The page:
Similarly, the film closes with a soft shot of Ralphie sleeping in bed, cradling his gun, which the narrator calls, “the greatest Christmas gift I had ever received and would ever receive.” In the written version, the narrator wonders “whether Red Ryder was still dispensing retribution and frontier justice as of old.” He concludes, “Considering the number of kids I see with broken glasses, I suspect he is.” In other words, kids are still nearly blinding themselves with their desires.

If we cut off these final, softening movie scenes, we are left with Ralphie having nearly shot his eye out, The Old Man screaming profanity out the back door as the Bumpus hounds race off, and chunks of desecrated turkey carcass strewn all over the kitchen floor. The literary reference that repeats most often throughout the film is The Wizard of Oz, a story in which heroes chase a prize that turns out to be less than it seems. That’s the proper Shepherd closing.

A Christmas Story had a disappointing showing when first released in theaters in 1983, but perhaps there is some irony in its taking off on cable in the 1990s and early 2000s, just as the internet was starting to emerge as the dominant media technology. Early ideologues of the internet had rosy expectations. In his “A Declaration of the Independence of Cyberspace,” Grateful Dead lyricist John Perry Barlow claimed that an internet free of government regulation would be “the new home of Mind,” a “world that all may enter without privilege or prejudice accorded by race, economic power, military force, or station of birth.” And, as late as 2017, Facebook head Mark Zuckerberg was still trying to pretend that the goal of Facebook was “bringing us closer together” when it was so obviously being used just as often to do the opposite.

More recently, we find ourselves, as Shepherd did, in a time when works of criticism, including both Shoshana Zuboff’s The Age of Surveillance Capitalism and the film The Social Dilemma, literally describe and picture social media firms as puppet masters who control our inner lives. Somewhere Shepherd is laughing.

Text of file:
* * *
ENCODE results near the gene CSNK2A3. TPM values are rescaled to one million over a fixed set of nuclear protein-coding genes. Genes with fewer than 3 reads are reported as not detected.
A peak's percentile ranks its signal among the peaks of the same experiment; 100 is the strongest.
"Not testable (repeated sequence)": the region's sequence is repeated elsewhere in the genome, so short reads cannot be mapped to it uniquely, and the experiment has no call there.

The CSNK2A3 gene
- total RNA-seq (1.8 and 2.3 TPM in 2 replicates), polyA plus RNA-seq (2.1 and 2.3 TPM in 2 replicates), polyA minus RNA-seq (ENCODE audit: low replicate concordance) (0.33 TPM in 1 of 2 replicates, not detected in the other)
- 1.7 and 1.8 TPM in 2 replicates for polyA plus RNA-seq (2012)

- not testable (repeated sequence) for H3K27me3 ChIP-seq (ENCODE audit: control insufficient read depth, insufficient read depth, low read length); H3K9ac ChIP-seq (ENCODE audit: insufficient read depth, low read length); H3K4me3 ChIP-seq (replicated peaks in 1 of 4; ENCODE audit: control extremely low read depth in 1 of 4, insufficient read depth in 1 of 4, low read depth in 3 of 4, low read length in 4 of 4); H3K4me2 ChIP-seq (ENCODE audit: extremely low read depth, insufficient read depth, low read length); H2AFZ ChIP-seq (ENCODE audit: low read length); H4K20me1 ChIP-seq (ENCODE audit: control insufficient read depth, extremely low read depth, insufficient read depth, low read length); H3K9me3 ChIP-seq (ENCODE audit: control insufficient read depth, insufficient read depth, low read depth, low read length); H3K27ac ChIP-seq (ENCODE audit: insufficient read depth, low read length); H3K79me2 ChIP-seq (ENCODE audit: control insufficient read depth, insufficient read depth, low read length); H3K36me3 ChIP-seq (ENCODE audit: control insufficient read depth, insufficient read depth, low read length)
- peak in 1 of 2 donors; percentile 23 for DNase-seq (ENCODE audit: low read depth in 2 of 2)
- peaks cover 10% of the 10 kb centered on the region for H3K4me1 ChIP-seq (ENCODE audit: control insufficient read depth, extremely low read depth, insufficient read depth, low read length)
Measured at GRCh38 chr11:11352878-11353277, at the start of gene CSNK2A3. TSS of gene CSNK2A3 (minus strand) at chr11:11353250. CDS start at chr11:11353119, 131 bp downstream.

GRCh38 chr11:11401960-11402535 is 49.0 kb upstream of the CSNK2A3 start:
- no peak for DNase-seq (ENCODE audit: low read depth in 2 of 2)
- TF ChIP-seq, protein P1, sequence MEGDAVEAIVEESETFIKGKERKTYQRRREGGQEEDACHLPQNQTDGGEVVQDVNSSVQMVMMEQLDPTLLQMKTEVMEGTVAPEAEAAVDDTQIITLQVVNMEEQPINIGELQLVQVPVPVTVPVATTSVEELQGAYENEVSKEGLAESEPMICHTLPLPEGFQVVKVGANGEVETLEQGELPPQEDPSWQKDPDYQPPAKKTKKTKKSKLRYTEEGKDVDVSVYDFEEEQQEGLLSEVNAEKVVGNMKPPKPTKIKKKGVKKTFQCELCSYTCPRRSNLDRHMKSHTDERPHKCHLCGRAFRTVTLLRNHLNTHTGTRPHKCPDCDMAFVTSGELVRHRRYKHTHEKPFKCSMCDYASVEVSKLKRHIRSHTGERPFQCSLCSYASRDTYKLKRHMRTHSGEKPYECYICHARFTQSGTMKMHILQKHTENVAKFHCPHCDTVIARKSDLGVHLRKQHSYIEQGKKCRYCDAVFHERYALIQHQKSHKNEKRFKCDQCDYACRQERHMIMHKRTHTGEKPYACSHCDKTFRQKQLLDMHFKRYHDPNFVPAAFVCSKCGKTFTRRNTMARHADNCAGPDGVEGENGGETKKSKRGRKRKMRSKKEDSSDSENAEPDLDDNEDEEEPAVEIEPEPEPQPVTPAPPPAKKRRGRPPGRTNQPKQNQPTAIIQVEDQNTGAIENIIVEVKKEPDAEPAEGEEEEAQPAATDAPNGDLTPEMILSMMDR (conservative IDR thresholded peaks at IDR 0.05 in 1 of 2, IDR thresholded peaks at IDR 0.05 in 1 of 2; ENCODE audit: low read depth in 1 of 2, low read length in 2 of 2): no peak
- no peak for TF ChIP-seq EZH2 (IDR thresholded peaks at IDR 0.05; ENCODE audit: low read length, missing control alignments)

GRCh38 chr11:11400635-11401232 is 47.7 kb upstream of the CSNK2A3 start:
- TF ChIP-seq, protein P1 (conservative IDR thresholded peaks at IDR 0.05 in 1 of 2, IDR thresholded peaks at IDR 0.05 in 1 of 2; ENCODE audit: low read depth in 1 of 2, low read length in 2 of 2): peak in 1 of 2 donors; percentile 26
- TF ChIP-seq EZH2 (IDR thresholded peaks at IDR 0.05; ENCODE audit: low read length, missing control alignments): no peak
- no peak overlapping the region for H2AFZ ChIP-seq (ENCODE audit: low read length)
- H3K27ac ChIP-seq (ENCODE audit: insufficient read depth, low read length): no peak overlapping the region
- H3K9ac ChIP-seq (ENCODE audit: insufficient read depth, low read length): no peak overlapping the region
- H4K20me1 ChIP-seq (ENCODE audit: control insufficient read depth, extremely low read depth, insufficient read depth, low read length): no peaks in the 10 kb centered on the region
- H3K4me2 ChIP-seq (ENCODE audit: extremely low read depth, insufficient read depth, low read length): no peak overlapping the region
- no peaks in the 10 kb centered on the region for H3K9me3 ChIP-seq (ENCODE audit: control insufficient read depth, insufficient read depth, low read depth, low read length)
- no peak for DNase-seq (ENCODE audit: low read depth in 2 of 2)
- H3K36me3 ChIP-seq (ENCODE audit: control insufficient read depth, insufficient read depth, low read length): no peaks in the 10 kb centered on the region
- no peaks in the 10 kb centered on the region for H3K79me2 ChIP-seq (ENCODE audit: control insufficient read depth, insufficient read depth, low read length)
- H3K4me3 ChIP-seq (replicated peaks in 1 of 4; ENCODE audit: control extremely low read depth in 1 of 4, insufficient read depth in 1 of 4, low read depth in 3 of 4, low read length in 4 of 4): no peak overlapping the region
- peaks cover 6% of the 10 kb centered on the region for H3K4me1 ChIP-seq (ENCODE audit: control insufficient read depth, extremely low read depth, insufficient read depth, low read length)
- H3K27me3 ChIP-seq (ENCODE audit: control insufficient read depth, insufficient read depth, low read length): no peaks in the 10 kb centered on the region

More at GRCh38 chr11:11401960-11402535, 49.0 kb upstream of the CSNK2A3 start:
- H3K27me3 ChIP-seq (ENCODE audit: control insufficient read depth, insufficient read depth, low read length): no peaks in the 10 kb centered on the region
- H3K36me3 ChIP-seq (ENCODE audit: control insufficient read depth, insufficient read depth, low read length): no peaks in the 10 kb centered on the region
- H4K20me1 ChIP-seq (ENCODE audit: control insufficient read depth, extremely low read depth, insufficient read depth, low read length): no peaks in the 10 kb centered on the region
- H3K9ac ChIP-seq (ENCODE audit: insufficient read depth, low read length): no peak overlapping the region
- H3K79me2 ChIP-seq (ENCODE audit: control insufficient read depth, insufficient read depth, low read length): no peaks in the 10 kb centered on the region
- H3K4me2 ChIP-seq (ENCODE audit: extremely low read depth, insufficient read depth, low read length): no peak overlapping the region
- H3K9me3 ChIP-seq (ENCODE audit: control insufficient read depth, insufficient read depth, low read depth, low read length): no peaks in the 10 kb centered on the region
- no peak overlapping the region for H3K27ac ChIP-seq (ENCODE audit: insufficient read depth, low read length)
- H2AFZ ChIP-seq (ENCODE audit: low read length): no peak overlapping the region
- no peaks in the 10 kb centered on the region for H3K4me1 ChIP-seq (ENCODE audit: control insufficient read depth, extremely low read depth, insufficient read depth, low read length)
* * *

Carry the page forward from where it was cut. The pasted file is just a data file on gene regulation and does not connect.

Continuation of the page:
What both idealists and critics miss is the role our own natures, including so-called “tribalism” (a term Shepherd would probably have adored), play in the darkest behavior we see on the internet, from trolls to shame-focused online mobs to conspiracy theories like QAnon. This winter, if you have a chance to watch A Christmas Story, you might consider how Shepherd would caution us against stories where others ventriloquize our lives. He’d urge us to look within.


Lee Vinsel’s book, co-written with Andrew L. Russell, The Innovation Delusion: How Our Obsession with the New Has Disrupted the Work that Matters Most, was published earlier this year.

LARB Contributor

Lee Vinsel is an assistant professor in the Department of Science, Technology and Society at Virginia Tech. He studies human life with technology, with particular focus on the relationship between government, business, and technological change. His first book, Moving Violations: Automobiles, Experts, and Regulations in the United States, was published by Johns Hopkins University Press in July 2019. Since 2015, Vinsel has co-directed The Maintainers, a global interdisciplinary research network that examines maintenance, repair, and mundane work with technology. His book, co-written with Andrew L. Russell, The Innovation Delusion: How Our Obsession with the New Has Disrupted the Work That Matters Most, will be published by Currency in September 2020. His writing has been published in several major history journals and has appeared in or been covered by AeonThe New York Times, The Atlantic, Guardian, Le Monde, and other popular outlets.